• David Guthrie, Author |
4 min read

In my last post, I talked about the importance of the circular economy in our ongoing efforts to sustain food supply and, ideally, end hunger in Canada. Unfortunately, even perfect application of circular economy principles won't get us to a future in which not only do we produce enough food for a growing population but also to end hunger and protect the planet.

For us to meet future food consumption needs responsibly, we need to be ultra-efficient in our production, producing the right food at the right time. So how can we increase yield, while ensuring food safety and sustainability? That's the subject of this post.

Along with the planet's growing population, we're dealing with limited resources, climate change and unpredictable growing conditions, all of which put pressure on already inefficient and wasteful food supply chains. And we aren't getting more land—farmland is disappearing as our cities expand and municipalities build more subdivisions.

Canada is the seventh-largest food exporter in the world, with more than 38 million hectares of arable land and annual crop production that results in millions of metric tons of protein. While the challenges of feeding the world's growing population are immense, we have an opportunity to take a lead on sustainable agriculture that benefits both people and the planet.

Too hot

But climate change is affecting what we grow in Canada and when we grow it. As temperatures rise, farmers could potentially grow new types of crops that traditionally couldn't be grown here. Could we start to grow crops that typically only grow in tropical climates? Could we start to grow certain crops year-round?

Year-round growing could be a silver lining, but it's one that should be approached with caution. While Canada could benefit from a longer growing season, the Climate Atlas of Canada map shows that climate change is increasing the number of "Very Hot Days" throughout our agricultural regions, including the Okanagan Valley, the Prairies, southern Ontario and the Maritimes.

Very Hot Days aren't just hot. They can increase the risk of drought, wildfires and thunderstorms (which could lead to flash flooding, hail and even tornadoes). Changes in precipitation patterns, more unpredictable weather and increased frequency of extreme events mean that a longer growing season may not be the silver lining some are hoping for.

We're already seeing examples of this. In 2016, the Prairies experienced a drought in the spring followed by torrential rains and flooding in late summer. While planting and harvesting crops is reliant on seasonal weather patterns, so too is the farm-to-fork supply chain, including pest control, food storage and transportation.

A research paper published in the journal PLOS ONE predicts that climate change could open up new "agricultural frontiers" in Canada by 2080, where warmer temperatures would allow for the expansion of farming crops such as wheat, soy and corn into areas such as the Northwest Territories and Yukon.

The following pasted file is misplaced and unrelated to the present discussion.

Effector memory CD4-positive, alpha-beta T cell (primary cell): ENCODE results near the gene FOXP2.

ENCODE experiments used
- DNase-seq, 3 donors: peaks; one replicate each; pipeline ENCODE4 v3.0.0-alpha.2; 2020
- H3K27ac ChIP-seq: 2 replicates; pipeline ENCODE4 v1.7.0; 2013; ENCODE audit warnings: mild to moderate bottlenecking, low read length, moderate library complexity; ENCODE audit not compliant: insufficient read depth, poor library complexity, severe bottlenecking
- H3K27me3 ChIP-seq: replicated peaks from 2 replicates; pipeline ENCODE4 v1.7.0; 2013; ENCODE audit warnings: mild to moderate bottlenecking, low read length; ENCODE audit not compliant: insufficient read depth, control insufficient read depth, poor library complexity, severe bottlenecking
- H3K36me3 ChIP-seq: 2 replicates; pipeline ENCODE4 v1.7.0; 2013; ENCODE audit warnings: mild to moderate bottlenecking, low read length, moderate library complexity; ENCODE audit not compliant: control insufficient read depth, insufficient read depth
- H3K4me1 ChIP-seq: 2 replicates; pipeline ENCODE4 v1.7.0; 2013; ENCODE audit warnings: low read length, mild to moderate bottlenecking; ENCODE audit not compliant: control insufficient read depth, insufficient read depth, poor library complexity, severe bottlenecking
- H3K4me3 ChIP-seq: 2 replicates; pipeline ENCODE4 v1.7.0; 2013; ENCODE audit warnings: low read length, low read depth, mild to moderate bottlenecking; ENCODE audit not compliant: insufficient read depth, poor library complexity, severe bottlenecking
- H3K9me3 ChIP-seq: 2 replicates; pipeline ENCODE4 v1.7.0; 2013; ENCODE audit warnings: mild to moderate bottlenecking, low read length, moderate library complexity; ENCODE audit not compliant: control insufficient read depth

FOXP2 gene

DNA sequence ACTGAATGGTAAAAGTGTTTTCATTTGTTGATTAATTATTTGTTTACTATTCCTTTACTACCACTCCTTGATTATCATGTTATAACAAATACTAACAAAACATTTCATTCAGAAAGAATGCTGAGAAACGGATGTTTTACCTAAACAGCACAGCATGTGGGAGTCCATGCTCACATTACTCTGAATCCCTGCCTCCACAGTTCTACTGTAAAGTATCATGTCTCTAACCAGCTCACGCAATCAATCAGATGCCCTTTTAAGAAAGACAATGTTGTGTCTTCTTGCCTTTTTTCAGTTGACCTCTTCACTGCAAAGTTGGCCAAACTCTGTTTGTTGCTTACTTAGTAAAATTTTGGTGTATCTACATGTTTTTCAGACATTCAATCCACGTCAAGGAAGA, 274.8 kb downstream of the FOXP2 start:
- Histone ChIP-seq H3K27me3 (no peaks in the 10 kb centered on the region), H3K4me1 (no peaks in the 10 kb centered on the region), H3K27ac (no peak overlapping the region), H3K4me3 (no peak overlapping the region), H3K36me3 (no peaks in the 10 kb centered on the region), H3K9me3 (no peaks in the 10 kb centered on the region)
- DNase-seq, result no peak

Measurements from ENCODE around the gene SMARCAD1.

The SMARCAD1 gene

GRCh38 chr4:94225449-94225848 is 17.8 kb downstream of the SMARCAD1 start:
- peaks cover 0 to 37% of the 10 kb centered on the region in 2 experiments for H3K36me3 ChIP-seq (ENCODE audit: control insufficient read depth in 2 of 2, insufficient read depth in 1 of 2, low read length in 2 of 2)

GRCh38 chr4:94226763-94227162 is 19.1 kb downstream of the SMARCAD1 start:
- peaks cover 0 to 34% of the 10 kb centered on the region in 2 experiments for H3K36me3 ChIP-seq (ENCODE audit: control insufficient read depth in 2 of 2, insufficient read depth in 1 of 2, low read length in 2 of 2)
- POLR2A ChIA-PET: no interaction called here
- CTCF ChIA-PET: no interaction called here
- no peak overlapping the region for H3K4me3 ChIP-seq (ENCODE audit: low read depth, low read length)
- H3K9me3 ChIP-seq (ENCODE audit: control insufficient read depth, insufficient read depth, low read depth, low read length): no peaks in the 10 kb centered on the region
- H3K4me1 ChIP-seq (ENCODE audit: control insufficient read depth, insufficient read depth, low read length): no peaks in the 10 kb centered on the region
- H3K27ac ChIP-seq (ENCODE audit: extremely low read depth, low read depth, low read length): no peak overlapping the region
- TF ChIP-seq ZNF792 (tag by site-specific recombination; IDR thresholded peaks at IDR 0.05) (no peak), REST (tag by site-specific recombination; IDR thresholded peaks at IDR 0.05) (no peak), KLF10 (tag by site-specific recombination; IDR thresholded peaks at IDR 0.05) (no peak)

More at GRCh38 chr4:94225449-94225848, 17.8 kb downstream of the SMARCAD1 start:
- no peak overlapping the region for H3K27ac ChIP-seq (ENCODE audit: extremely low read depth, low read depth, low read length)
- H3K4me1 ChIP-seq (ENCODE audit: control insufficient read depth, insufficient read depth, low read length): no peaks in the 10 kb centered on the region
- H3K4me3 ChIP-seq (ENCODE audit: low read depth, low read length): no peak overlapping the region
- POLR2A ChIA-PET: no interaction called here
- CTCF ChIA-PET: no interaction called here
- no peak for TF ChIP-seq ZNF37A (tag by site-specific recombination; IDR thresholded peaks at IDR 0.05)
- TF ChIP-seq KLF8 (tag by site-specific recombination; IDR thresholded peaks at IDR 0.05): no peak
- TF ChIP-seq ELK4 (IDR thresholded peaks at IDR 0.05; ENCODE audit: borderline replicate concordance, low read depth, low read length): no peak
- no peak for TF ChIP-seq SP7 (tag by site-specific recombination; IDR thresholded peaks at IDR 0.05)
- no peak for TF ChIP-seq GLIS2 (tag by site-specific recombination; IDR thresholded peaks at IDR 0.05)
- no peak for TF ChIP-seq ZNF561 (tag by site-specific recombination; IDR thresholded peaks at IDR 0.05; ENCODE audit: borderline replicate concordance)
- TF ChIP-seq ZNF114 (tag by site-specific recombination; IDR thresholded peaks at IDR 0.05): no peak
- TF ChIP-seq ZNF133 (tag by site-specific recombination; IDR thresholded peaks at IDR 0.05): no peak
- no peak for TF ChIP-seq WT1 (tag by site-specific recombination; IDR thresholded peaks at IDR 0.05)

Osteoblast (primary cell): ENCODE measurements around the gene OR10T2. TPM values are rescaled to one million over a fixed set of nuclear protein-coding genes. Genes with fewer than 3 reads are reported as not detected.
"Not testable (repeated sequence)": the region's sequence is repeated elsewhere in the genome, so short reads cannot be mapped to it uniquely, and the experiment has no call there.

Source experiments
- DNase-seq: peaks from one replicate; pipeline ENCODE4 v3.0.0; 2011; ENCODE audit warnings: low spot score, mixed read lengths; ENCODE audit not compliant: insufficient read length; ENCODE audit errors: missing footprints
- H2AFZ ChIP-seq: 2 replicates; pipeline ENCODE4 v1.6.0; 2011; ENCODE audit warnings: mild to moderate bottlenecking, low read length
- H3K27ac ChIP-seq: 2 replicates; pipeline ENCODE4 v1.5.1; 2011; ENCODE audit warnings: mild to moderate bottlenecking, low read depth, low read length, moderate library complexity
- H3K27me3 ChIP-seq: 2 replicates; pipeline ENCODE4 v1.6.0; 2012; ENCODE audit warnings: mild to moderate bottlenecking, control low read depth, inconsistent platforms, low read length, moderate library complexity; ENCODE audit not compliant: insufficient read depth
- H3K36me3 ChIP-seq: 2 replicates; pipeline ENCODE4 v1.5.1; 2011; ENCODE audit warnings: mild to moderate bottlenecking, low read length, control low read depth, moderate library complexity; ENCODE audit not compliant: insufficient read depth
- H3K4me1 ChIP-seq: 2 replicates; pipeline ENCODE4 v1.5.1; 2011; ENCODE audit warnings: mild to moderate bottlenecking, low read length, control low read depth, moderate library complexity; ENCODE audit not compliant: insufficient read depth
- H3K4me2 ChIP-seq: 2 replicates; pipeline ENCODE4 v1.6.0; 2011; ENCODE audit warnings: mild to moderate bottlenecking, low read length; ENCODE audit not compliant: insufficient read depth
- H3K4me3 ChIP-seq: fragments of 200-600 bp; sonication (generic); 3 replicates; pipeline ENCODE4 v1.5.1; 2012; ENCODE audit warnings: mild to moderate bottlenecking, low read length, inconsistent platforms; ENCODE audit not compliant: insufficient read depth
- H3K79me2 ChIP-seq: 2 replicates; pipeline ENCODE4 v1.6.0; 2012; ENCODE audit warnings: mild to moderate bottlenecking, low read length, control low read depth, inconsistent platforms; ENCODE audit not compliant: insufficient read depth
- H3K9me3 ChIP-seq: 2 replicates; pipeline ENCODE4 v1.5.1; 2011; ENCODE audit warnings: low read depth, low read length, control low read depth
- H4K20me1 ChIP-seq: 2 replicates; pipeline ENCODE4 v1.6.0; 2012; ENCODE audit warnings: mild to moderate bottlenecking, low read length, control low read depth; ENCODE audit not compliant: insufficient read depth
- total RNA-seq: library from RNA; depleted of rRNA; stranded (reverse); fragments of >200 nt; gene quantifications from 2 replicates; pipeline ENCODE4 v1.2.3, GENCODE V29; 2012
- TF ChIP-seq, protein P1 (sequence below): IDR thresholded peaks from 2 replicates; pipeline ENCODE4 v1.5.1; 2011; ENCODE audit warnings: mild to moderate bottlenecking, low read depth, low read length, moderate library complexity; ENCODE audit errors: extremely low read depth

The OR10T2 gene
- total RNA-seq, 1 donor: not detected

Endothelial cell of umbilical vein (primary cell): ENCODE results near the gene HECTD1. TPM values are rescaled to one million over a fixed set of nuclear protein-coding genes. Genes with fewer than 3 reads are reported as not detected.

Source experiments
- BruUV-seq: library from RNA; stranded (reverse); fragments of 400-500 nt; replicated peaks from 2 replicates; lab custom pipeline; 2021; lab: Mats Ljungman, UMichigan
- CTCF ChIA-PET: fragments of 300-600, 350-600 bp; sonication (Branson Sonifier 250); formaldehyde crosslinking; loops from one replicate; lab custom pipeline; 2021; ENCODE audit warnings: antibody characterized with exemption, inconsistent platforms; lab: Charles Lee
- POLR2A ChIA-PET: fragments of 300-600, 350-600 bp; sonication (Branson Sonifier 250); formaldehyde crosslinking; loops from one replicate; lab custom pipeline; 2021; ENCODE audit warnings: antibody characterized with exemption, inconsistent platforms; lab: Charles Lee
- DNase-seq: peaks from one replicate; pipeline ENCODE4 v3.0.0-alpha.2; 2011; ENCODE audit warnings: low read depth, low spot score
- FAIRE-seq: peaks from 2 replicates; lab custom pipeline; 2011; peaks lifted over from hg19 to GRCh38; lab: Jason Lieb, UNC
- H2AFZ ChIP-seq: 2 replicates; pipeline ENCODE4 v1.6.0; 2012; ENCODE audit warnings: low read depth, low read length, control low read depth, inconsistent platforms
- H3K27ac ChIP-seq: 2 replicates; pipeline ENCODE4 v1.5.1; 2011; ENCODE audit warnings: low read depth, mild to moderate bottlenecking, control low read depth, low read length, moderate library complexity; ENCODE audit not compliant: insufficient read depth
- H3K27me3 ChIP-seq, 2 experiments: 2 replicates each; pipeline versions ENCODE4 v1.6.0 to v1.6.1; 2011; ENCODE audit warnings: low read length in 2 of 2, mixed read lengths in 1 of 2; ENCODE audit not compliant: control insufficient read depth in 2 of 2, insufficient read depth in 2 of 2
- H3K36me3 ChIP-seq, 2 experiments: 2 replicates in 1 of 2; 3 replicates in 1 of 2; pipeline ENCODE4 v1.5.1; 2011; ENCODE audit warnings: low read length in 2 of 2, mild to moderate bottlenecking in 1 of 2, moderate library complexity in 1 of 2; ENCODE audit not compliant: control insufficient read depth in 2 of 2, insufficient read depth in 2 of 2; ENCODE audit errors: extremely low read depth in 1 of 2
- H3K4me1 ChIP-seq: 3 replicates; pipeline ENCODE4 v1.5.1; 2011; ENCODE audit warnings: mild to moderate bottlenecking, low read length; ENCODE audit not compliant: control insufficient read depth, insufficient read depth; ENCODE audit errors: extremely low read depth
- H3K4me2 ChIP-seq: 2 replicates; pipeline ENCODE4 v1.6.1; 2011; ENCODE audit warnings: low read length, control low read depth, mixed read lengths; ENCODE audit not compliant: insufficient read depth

Too cold

But that comes with a host of new challenges, since an expansion of agricultural lands would also release huge amounts of greenhouse gas emissions from the soil and negatively impact both biodiversity and water quality. It could also impact other food-related industries.

That's why the agricultural sector is looking for innovative ways to adapt to climate change and adopt sustainable farming practices, such as agroecology. To protect crops and improve food safety, life scientists are also working with farmers to reduce the use of chemical-based insecticides and herbicides and shifting the focus to fungicides, microbial products and other biological controls.

Adapting to climate change could also mean diversifying our food supply—and that means investments in AgTech, vertical farming and other sustainable means of food production, in addition to eating more plants. Another PLOS ONE research paper found that our current agricultural production "fails to provide the mixture of foods needed for the world's population to have the type of balanced diet recommended by nutritionists."

Getting it "just right"

To deliver healthy food to the world's growing population in a sustainable way, food production must adapt, and this, again, will require new and better ways to produce our food, as well as more reliance on plant-based sources of protein (which need less arable land to produce).

Canada, and the Prairies in particular, is well suited to meet this demand. Indeed, Canada already produces the majority of the world's lentils, mainly in Saskatchewan, according to Statista. Over the next five years, human consumption of plant-based protein is projected to nearly double, and some Canadian organizations are already making strides in this area by focusing on agricultural production with plant genomics and novel processing for plant-based meat alternatives.

From adopting more sustainable farming practices to diversifying our food supply and using technology to come up with new, innovative solutions to compounding supply and quality challenges—exactly what consumers say they want—the future of farming will look a lot different than it does today. But it could help to feed the world—without sacrificing the health of the planet to do it.

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